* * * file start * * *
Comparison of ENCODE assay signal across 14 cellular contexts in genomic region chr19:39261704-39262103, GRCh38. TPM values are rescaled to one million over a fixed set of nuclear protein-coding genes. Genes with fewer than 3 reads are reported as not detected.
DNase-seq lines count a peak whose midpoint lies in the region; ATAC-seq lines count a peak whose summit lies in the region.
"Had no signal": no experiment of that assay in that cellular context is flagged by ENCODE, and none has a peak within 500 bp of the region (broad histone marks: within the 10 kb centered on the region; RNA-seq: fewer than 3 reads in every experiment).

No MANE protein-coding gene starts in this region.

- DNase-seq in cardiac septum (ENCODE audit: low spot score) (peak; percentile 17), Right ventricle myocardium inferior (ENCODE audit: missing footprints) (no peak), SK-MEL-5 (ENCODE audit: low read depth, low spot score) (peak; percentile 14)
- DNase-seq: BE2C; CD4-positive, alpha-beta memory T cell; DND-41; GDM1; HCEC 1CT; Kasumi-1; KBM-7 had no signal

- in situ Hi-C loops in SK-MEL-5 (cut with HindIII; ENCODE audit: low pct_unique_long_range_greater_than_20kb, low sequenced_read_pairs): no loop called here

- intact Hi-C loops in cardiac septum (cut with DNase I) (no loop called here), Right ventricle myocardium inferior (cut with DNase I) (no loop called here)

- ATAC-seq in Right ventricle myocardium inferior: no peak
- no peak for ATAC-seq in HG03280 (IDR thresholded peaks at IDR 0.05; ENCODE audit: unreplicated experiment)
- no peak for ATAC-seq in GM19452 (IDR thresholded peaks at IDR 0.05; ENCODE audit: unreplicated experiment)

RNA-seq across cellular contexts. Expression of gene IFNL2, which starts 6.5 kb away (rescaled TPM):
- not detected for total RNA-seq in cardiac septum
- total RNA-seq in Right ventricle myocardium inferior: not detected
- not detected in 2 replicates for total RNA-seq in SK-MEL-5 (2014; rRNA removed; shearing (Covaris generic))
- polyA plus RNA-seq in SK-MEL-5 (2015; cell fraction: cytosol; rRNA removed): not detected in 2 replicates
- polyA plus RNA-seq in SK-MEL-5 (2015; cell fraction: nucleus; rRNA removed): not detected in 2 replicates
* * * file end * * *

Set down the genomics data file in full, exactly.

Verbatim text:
Comparison of ENCODE assay signal across 14 cellular contexts in genomic region chr19:39261704-39262103, GRCh38. TPM values are rescaled to one million over a fixed set of nuclear protein-coding genes. Genes with fewer than 3 reads are reported as not detected.
DNase-seq lines count a peak whose midpoint lies in the region; ATAC-seq lines count a peak whose summit lies in the region.
"Had no signal": no experiment of that assay in that cellular context is flagged by ENCODE, and none has a peak within 500 bp of the region (broad histone marks: within the 10 kb centered on the region; RNA-seq: fewer than 3 reads in every experiment).

No MANE protein-coding gene starts in this region.

- DNase-seq in cardiac septum (ENCODE audit: low spot score) (peak; percentile 17), Right ventricle myocardium inferior (ENCODE audit: missing footprints) (no peak), SK-MEL-5 (ENCODE audit: low read depth, low spot score) (peak; percentile 14)
- DNase-seq: BE2C; CD4-positive, alpha-beta memory T cell; DND-41; GDM1; HCEC 1CT; Kasumi-1; KBM-7 had no signal

- in situ Hi-C loops in SK-MEL-5 (cut with HindIII; ENCODE audit: low pct_unique_long_range_greater_than_20kb, low sequenced_read_pairs): no loop called here

- intact Hi-C loops in cardiac septum (cut with DNase I) (no loop called here), Right ventricle myocardium inferior (cut with DNase I) (no loop called here)

- ATAC-seq in Right ventricle myocardium inferior: no peak
- no peak for ATAC-seq in HG03280 (IDR thresholded peaks at IDR 0.05; ENCODE audit: unreplicated experiment)
- no peak for ATAC-seq in GM19452 (IDR thresholded peaks at IDR 0.05; ENCODE audit: unreplicated experiment)

RNA-seq across cellular contexts. Expression of gene IFNL2, which starts 6.5 kb away (rescaled TPM):
- not detected for total RNA-seq in cardiac septum
- total RNA-seq in Right ventricle myocardium inferior: not detected
- not detected in 2 replicates for total RNA-seq in SK-MEL-5 (2014; rRNA removed; shearing (Covaris generic))
- polyA plus RNA-seq in SK-MEL-5 (2015; cell fraction: cytosol; rRNA removed): not detected in 2 replicates
- polyA plus RNA-seq in SK-MEL-5 (2015; cell fraction: nucleus; rRNA removed): not detected in 2 replicates